We will, however, set up a double dissolution trigger and have that potential to go to an election. If the government are prepared to go to an election, good, because the people will show them very well that they do not support the unfair and regressive measures that the government are proposing. Just to reiterate: the Greens will block and vote against the attacks on universal health care and vote down the $7 GP co-payment; we will block the cruel changes to the living and studying allowance for young people and students; we will vote against and block the unfair and regressive user-pays model proposed for our universities; and we will do everything we can to stop the destruction of the clean energy package-which again goes to the question of whether you want the past or whether you want the future. We are very much focused on the future of our nation, of looking after people, of creating jobs, of attracting investment in renewable energy and new jobs, in spending money on research and universities, in developing the knowledge based economy in supporting the creative industries-that is where we want to go-and we absolutely condemn the government's attack on science, research and evidence based policy.

We do not support in any shape or form the crippling cuts to CSIRO, the Bureau of Meteorology and rolling together the National Environmental Research Program and the Australian Climate Change Science Program. We cannot continue to produce world-class research if the government keeps threatening the research budget every year. It is the wrong way to be going in Australia and, in terms of Tasmania, we now have a world world-class hub of marine, climate and Antarctic researchers and we should be strengthening that. Instead of that, the government is smashing it with cuts to CSIRO, and we are going to see a further 18 jobs go making a total of 16 in the last year. We are strong supporters of CSIRO and we are not going to support those savage attacks.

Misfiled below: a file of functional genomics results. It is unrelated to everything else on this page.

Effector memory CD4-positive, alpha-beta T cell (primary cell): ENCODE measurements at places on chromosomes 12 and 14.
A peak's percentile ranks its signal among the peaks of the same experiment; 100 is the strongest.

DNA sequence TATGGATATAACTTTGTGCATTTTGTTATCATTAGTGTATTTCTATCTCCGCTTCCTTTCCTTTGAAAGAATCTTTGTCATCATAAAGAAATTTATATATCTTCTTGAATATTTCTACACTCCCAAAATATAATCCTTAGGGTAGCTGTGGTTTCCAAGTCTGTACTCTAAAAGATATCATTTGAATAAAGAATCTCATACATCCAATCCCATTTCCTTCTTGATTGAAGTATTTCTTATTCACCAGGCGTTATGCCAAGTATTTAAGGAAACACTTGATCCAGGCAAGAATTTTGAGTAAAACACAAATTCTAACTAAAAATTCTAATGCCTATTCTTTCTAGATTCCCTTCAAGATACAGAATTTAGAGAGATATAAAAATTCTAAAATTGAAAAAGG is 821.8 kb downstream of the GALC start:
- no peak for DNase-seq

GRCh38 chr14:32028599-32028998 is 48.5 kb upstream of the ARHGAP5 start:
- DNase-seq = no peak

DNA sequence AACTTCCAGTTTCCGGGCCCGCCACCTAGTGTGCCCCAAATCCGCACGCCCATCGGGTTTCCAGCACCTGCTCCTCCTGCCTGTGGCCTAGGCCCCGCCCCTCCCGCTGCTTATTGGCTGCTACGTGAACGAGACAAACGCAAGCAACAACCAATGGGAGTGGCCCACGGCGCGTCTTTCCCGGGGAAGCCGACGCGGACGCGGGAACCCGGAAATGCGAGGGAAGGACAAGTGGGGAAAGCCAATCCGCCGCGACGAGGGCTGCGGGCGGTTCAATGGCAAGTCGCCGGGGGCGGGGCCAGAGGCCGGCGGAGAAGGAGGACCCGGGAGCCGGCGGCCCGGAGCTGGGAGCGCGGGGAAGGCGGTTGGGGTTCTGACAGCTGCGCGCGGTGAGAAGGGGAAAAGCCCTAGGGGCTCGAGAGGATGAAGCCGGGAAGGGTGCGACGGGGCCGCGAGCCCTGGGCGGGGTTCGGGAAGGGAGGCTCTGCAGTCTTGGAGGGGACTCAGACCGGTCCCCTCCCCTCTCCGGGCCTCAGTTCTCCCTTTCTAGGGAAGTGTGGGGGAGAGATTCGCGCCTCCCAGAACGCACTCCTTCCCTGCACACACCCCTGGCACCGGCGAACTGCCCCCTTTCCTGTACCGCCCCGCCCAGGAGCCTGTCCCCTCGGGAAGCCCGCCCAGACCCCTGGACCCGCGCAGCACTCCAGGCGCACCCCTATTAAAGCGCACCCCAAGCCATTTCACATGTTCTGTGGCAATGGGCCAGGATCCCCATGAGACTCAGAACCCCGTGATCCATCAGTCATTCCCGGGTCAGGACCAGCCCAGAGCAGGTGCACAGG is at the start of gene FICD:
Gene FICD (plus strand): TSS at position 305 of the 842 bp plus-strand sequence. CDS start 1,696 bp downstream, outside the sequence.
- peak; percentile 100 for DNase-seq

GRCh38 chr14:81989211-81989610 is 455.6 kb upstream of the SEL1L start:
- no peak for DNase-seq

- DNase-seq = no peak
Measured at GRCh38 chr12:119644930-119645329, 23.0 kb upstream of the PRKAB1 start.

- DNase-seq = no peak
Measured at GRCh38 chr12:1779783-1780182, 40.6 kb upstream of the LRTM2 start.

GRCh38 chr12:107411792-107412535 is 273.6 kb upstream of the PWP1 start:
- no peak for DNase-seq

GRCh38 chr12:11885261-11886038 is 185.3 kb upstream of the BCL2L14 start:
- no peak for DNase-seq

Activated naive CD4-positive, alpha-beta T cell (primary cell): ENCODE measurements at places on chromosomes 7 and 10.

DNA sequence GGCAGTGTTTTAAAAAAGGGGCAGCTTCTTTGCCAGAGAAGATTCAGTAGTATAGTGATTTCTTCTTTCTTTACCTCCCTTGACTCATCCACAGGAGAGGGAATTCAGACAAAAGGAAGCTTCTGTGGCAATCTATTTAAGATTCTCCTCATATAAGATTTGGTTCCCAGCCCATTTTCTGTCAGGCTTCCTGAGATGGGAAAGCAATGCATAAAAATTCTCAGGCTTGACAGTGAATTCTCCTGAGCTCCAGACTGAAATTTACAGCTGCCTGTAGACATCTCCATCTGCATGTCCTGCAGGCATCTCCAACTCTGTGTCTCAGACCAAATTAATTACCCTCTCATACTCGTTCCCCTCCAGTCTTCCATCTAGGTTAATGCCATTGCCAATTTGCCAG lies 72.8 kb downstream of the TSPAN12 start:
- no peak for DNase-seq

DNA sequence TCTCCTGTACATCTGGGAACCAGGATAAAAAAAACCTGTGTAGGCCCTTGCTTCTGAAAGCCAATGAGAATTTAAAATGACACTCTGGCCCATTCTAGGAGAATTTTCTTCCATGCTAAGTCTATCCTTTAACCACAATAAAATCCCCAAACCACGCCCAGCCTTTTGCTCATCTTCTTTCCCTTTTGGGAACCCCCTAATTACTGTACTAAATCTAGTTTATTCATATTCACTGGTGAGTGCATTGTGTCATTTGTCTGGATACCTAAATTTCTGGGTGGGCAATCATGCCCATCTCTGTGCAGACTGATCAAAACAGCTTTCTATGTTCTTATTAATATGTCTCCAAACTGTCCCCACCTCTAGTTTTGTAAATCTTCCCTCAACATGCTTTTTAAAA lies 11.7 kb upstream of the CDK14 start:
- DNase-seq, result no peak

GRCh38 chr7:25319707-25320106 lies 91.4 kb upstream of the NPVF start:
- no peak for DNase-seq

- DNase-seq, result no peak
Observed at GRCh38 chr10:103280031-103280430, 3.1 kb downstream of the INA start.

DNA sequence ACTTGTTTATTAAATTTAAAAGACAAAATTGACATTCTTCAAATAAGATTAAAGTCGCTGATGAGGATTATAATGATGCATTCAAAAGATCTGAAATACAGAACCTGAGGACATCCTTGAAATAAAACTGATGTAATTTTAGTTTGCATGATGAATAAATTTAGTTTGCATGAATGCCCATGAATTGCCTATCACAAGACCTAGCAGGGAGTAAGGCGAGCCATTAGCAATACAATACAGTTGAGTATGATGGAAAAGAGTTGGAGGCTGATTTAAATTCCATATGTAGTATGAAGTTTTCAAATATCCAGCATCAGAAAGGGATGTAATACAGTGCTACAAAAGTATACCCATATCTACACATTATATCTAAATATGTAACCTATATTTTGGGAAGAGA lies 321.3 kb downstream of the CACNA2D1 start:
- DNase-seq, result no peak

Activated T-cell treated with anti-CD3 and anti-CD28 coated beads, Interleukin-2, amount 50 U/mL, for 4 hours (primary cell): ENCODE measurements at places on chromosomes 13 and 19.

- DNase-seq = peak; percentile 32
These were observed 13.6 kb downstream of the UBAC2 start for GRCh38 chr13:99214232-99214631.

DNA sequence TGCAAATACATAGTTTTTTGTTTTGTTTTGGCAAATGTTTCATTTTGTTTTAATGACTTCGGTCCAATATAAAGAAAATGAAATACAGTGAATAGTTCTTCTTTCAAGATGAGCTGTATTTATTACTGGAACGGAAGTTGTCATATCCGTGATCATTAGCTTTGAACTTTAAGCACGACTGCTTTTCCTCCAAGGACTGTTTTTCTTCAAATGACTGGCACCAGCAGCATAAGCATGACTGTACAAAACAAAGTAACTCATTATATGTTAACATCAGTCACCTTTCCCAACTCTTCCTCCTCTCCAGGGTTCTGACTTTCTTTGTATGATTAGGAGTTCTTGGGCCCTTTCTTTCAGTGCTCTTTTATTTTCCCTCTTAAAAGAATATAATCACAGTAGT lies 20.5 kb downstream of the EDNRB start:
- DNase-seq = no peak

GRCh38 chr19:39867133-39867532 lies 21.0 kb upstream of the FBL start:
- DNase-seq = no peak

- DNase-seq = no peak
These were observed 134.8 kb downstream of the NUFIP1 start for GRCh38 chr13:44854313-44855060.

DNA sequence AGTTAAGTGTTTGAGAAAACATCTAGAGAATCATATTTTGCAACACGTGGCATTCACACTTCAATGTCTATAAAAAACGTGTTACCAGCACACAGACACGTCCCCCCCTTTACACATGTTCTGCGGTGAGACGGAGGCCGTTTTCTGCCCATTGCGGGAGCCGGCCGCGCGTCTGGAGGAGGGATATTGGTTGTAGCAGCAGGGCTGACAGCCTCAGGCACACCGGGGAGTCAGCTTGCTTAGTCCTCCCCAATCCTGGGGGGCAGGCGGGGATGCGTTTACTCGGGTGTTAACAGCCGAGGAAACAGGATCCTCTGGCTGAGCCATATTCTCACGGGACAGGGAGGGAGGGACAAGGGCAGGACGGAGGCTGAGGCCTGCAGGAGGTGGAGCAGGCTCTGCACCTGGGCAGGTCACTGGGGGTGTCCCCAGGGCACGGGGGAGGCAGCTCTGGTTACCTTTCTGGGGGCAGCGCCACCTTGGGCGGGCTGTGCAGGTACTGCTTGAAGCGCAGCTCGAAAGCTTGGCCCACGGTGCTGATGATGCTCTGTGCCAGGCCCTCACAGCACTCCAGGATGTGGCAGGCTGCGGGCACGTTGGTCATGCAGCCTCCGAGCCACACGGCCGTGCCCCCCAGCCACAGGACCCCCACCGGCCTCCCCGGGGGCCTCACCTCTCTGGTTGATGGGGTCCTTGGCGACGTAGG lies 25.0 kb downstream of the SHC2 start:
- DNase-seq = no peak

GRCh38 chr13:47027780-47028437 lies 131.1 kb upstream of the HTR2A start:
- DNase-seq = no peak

Nor do we support the attacks on the ABC and SBS and the next round: we are told that the $45 million is just the start and there will be another $45 million out of the ABC and SBS. Australians love the ABC and SBS and do not want to support these cuts but it shows the values. This shows the Rupert Murdoch agenda coming out of the government. It shows what the Institute of Public Affairs wants to do to shut down and cut down the public broadcaster and SBS, and we all know why that is the case, and of course the Australia Network is something that Rupert Murdoch has long wanted to shut down.

The Greens want the big miners, bankers and polluters to pay their fair share first and we could raise $79.2 billion in revenue and avoid all these cruel measures in the budget if we actually did get those super profits tax on the miners fixed; if we got tax avoidance from these discretionary trusts dealt with, if we retained the carbon price; if we actually dealt with this issue of past and future; if we actually put a levy on the big four banks; and if we imposed a levy on thermal coal. We need to actually make decisions that set us up for the future not leg-rope us to the past. I reiterate: the Greens in this budget will stand absolutely up to the Abbott government's attempt to lock us into the wealth and the resource based economy dictating unfairness.